Hydro vs. Soil – What’s the Difference?

The debate over cannabis growing mediums is not likely to end soon. With all the information available, it can be hard to make this decision whether you are starting up your own grow-op or are simply looking for the best cannabis product to consume.

Cannabis is a plant with a long history and is today experiencing a renaissance around the world unlike anything since humans first discovered they could consume it. With thousands of growers and billions of dollars competing to see who can produce the best quality cannabis harvests at industrial scale, the debate over growing methods has grown quite fierce.

For the plants, they know only one mode of existence throughout millions of years of evolution adapting to the elements and variable climate zones: a seed drops in soil, roots into the ground, and feeds itself from the microbes on its roots. The microbes themselves feed directly from the nutrients and minerals in the earth.

Like many other aspects of life, technology has enabled enterprising humans a way to achieve far more than they otherwise could in the original “state of nature”. Technology is essential to our survival and economic efficiency, but what is the ‘best’ way to cultivate cannabis?

What is Hydro?

Hydroponic cultivation is a method of growing plants using water and a nutrient solution, instead of soil, to feed the plants directly. There are several different hydroponic cultivation methods including ebb-and-flow watering, drip irrigation, and aeroponic misters. All hydroponic methods apply water and nutrient solution directly to the roots of the plant through a grow medium like rockwool, gravel, coco coir, sand, vermiculite, peat moss, perlite, hydroton, or some combination thereof. The grow medium replaces the need for soil and allows the water and nutrients to flow to the roots.

The first reference to growing plants without soil was in the 17th century, but interest in the art of hydroponics has exploded over the last forty years, to the point where most commercial cannabis is grown using hydroponic methods. The reasons are common, and generally distill down to two aspects: efficiency and control.

Hydroponic systems often recycle the water and nutrient solution that passes through the plants on a tray which then collects in a reservoir tank for treatment and reuse. Hydro systems require precise, controlled amounts of water-soluble nutrients, pH levels and water to maximize absorption by the plant; potentially reducing operating costs. Hydroponic cultivation also allows the cultivator to rapidly grow plants in a small (or large) space. The economic efficiency of hydro systems is why most of the cannabis industry choose it: it’s better for the bottom line.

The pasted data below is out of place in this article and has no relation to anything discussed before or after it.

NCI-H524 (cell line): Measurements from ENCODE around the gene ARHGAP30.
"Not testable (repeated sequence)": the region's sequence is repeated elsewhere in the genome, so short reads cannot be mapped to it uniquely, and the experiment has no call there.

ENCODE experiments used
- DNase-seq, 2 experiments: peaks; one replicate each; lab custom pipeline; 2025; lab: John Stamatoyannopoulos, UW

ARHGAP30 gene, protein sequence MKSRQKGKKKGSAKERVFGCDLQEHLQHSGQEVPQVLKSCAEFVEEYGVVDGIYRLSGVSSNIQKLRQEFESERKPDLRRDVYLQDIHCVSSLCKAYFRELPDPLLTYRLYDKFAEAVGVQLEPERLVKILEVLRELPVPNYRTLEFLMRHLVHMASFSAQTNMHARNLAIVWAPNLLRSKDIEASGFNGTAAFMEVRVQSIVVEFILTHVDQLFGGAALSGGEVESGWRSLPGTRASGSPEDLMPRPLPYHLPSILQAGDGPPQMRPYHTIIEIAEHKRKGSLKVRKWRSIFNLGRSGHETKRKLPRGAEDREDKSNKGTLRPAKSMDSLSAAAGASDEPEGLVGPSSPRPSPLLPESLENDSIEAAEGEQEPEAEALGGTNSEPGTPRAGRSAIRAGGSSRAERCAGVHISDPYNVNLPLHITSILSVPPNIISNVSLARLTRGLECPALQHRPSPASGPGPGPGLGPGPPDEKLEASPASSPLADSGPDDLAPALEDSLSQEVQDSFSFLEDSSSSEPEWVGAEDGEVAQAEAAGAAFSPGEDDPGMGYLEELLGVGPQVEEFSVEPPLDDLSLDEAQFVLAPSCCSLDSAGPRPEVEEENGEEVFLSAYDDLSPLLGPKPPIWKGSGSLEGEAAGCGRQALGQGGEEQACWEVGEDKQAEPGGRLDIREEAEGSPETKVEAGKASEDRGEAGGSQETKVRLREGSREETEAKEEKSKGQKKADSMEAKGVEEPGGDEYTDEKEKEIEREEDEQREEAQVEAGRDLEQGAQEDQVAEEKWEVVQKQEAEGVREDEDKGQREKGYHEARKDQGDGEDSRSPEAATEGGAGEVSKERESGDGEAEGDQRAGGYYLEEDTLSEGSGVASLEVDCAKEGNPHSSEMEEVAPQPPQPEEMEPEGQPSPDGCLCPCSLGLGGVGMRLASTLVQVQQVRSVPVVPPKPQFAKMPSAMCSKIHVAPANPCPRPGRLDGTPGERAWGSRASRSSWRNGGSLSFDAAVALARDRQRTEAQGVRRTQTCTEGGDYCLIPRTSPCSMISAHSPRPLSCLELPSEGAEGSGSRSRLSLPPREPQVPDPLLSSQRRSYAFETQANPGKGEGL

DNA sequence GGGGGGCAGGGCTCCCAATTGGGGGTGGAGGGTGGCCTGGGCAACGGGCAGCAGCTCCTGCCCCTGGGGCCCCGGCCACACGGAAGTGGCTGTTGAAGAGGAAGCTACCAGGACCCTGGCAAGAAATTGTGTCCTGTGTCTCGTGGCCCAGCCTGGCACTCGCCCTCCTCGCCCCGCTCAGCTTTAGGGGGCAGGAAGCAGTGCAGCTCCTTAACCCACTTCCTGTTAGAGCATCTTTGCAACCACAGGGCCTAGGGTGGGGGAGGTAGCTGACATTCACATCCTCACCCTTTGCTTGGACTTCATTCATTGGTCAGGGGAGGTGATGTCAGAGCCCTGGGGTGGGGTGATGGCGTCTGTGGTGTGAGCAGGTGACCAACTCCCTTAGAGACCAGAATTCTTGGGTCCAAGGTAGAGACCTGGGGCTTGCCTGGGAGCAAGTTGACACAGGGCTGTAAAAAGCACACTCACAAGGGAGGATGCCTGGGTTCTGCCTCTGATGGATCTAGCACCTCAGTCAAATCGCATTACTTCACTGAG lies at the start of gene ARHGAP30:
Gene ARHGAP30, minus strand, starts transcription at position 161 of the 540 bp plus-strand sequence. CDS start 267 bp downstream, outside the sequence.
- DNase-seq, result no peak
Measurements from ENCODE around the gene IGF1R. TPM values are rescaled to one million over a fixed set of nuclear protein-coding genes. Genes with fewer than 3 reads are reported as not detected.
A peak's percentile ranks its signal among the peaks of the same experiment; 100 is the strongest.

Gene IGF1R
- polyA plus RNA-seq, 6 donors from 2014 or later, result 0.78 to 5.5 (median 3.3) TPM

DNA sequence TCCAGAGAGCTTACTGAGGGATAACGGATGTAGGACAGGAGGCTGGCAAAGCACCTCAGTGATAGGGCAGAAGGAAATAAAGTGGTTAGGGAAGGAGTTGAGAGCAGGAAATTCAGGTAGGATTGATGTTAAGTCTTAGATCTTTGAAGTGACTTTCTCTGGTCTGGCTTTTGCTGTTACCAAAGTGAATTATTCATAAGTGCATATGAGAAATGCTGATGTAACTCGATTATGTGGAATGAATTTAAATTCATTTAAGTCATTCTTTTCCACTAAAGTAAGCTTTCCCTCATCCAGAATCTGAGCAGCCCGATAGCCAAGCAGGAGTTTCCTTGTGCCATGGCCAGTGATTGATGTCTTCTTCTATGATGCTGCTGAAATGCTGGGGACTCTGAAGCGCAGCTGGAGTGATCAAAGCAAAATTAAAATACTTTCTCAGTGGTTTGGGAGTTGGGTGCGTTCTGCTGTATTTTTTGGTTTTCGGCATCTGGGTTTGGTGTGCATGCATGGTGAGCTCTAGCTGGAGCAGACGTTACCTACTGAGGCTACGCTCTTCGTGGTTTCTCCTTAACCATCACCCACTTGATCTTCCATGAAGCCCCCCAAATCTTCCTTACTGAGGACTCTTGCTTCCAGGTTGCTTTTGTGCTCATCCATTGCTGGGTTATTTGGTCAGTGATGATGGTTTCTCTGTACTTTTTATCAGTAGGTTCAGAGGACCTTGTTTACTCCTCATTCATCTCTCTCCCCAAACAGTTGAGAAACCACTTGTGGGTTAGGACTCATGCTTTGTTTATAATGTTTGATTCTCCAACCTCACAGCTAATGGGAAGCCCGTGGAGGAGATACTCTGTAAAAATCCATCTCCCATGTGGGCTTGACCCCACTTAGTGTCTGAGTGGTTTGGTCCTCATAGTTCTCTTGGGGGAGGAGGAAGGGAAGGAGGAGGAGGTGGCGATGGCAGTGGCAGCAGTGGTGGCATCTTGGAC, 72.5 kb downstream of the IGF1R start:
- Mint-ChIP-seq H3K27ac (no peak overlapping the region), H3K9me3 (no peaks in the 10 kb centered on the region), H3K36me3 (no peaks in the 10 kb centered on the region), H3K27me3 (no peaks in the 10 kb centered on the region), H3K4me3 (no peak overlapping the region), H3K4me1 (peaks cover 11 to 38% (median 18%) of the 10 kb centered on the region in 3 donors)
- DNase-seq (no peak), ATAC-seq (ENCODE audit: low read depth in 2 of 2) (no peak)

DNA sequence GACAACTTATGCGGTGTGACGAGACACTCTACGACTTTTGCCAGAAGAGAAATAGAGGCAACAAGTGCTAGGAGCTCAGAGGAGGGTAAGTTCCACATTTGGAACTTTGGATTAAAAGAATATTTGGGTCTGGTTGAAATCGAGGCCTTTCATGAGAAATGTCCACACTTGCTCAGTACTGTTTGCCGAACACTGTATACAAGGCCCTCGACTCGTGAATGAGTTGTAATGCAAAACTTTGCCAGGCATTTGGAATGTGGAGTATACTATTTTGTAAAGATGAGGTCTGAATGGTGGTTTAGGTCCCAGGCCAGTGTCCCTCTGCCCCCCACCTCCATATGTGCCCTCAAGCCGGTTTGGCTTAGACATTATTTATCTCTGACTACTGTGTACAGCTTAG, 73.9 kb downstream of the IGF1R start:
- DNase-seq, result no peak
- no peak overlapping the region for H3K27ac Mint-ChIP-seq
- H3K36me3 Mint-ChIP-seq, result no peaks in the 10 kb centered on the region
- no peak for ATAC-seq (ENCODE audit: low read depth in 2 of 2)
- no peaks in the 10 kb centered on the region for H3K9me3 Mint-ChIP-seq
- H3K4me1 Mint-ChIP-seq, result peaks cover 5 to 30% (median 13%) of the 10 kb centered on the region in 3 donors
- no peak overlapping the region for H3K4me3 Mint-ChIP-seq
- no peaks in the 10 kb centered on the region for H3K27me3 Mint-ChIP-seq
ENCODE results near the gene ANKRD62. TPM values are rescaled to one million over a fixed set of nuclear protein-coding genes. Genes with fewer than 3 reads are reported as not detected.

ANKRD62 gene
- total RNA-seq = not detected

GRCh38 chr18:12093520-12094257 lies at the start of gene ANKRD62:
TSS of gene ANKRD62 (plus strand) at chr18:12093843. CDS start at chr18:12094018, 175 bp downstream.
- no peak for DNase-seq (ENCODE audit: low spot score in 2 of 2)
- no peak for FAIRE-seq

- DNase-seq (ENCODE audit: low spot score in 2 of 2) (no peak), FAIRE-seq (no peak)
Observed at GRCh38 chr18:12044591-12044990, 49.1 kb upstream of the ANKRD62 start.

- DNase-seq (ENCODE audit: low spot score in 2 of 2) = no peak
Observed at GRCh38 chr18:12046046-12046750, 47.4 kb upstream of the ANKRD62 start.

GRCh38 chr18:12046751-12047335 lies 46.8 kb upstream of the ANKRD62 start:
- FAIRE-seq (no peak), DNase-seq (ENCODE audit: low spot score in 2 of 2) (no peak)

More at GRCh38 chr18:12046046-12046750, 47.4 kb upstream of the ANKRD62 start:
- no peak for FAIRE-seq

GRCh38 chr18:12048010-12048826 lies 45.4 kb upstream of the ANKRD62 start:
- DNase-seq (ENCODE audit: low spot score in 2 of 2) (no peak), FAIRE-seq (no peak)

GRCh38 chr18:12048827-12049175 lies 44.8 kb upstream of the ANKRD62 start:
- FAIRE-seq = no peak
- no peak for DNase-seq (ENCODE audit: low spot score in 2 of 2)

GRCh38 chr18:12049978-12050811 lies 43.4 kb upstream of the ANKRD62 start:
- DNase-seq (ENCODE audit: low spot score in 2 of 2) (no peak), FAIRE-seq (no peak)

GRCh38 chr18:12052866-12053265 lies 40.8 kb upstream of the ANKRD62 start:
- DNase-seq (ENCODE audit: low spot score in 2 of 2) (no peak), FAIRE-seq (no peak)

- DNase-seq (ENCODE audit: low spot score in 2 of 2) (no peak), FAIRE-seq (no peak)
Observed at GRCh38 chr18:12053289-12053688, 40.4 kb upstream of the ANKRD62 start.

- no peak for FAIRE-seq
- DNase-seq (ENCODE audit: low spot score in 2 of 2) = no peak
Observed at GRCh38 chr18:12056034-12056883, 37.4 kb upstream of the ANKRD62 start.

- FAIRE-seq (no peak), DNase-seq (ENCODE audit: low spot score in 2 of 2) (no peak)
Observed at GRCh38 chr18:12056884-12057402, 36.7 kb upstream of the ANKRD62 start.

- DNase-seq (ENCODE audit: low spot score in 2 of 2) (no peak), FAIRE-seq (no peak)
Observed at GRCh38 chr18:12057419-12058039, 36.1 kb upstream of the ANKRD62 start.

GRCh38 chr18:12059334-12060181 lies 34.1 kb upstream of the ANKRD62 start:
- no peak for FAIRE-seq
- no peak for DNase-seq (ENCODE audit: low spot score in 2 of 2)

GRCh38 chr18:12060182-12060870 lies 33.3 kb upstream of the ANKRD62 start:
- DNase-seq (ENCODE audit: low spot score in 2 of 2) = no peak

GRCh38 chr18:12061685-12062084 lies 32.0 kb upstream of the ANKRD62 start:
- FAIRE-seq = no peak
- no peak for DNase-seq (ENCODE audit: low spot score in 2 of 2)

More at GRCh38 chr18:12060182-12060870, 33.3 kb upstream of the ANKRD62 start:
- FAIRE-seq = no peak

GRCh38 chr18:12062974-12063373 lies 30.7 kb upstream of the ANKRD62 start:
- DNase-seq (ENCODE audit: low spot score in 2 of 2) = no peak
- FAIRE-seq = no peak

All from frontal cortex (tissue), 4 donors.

What is Soil?

Soil is the classical medium for plants and affords more leeway for nutrient absorption as the nutrients accumulate in the soil.  Soil also provides a buffer between the roots and the nutrients. Cannabis plants prefer rich soil with compost, worm castings, micronutrients, minerals and good drainage which is why many growers add perlite or expanded clay pellets to ensure optimal water drainage. Soil growing requires less precision and is not as technically complicated as hydro, yet still requires intimate knowledge of nutrient application, breakdown, timing, and extensive cultivation knowledge to achieve high-quality product and maximum yields.

Plants that absorb their nutrition from microbes and fungi in the soil are able to produce and exhibit the full spectrum of compounds in their leaves and flowers. For cannabis this includes terpenes and phenols which combine to form cannabinoids such as CBD (cannabidiol), CBN (cannabinol), CBG (cannabigerol), and THC-A (tetrahydrocannabinolic acid) which upon heating becomes the infamous THC (delta-9-tetrahydrocannabinol). The combination of terpenes and cannabinoids is what gives a cannabis strain its distinct smell, flavor, and effect. These cannabinoids and terpenes are also what produce the psychological and medical attributes for which cannabis is world-renowned.

What’s the Difference?

Hydroponic cannabis can be grown to produce beautiful colas and sensational aromas, but consumers of hydro cannabis often report that it provides the “feeling” but lacks flavor and the medicinal benefits can be limited. As Mr. Natural says, “It’s lyrics without music.” Like wine grapes, flavors and beneficial compounds (i.e. resveratrol) are produced from interaction with the fungi and microbes in the soil in addition to nutrients used during cultivation.

Grow operators can struggle with soil cultivation – it generally requires more care and attention to the plants and the medium in which they are cultivated – whereas a hydro cultivator is more of a technician monitoring a system of pipes, water channels, emitters and nutrient reservoirs with finely-tuned pH and TDS levels. Both methods have their value and applicability, but the consensus among growers as well as biologists is organic soil cultivation is the method suitable to producing the highest quality cannabis in terms of sensory experience as well as medicinal benefits for the consumer.


[TL;DR – Hydroponics can be the most efficient, but organic soil cultivation produces the highest quality medicinal cannabis.]

By |2019-09-18T16:41:41+00:00September 4th, 2019|Cannabis|Comments Off on Hydro vs. Soil – What’s the Difference?

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